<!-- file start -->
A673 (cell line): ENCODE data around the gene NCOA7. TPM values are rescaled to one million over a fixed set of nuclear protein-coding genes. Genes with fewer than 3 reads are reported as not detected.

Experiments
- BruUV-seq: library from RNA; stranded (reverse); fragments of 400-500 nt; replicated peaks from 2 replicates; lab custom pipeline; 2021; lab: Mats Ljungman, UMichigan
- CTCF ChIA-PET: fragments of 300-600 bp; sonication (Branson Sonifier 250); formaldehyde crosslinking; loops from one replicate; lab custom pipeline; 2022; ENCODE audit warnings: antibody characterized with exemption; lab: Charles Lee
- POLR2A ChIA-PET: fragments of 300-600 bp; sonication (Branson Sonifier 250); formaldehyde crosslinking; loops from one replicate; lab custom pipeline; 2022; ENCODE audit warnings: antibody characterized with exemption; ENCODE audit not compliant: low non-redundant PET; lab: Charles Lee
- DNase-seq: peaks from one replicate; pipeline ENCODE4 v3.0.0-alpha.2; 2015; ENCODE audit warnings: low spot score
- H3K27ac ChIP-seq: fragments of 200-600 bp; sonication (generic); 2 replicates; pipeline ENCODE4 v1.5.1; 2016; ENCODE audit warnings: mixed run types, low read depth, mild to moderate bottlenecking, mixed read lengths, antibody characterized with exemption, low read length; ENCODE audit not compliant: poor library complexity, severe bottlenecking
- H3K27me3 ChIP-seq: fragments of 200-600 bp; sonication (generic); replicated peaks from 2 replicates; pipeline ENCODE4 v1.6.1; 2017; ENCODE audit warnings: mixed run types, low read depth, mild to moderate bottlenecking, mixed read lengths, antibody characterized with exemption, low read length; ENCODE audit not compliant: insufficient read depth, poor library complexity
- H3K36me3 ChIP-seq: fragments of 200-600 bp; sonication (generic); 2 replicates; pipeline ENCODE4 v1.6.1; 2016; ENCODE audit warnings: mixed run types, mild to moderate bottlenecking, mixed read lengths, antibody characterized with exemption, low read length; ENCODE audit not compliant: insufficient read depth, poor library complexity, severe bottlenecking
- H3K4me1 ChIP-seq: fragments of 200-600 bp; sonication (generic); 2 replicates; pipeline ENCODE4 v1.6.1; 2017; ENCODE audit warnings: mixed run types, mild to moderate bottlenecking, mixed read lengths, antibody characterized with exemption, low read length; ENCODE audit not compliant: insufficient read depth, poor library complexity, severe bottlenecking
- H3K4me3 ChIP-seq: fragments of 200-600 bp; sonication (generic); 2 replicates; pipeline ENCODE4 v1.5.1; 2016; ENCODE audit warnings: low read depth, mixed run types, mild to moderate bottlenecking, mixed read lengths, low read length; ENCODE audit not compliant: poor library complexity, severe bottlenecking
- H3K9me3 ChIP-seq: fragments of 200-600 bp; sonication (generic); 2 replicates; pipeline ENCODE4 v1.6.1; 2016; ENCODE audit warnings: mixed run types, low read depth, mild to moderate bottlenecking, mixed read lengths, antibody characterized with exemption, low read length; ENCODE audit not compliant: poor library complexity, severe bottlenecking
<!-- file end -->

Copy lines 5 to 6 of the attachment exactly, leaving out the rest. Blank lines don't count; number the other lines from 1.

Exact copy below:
- POLR2A ChIA-PET: fragments of 300-600 bp; sonication (Branson Sonifier 250); formaldehyde crosslinking; loops from one replicate; lab custom pipeline; 2022; ENCODE audit warnings: antibody characterized with exemption; ENCODE audit not compliant: low non-redundant PET; lab: Charles Lee
- DNase-seq: peaks from one replicate; pipeline ENCODE4 v3.0.0-alpha.2; 2015; ENCODE audit warnings: low spot score